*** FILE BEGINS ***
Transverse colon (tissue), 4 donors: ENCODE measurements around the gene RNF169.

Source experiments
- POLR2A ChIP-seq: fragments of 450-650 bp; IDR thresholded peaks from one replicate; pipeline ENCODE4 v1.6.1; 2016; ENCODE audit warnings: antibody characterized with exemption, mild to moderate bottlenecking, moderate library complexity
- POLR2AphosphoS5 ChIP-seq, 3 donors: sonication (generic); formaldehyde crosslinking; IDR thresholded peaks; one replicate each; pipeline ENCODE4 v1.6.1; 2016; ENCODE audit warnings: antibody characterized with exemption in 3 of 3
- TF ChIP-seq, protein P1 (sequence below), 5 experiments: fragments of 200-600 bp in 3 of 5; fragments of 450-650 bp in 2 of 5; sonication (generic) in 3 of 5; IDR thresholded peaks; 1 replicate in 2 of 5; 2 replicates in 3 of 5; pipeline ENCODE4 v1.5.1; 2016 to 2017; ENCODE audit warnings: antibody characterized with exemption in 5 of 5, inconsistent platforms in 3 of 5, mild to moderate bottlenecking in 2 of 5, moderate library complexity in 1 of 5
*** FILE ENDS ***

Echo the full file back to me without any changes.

Transverse colon (tissue), 4 donors: ENCODE measurements around the gene RNF169.

Source experiments
- POLR2A ChIP-seq: fragments of 450-650 bp; IDR thresholded peaks from one replicate; pipeline ENCODE4 v1.6.1; 2016; ENCODE audit warnings: antibody characterized with exemption, mild to moderate bottlenecking, moderate library complexity
- POLR2AphosphoS5 ChIP-seq, 3 donors: sonication (generic); formaldehyde crosslinking; IDR thresholded peaks; one replicate each; pipeline ENCODE4 v1.6.1; 2016; ENCODE audit warnings: antibody characterized with exemption in 3 of 3
- TF ChIP-seq, protein P1 (sequence below), 5 experiments: fragments of 200-600 bp in 3 of 5; fragments of 450-650 bp in 2 of 5; sonication (generic) in 3 of 5; IDR thresholded peaks; 1 replicate in 2 of 5; 2 replicates in 3 of 5; pipeline ENCODE4 v1.5.1; 2016 to 2017; ENCODE audit warnings: antibody characterized with exemption in 5 of 5, inconsistent platforms in 3 of 5, mild to moderate bottlenecking in 2 of 5, moderate library complexity in 1 of 5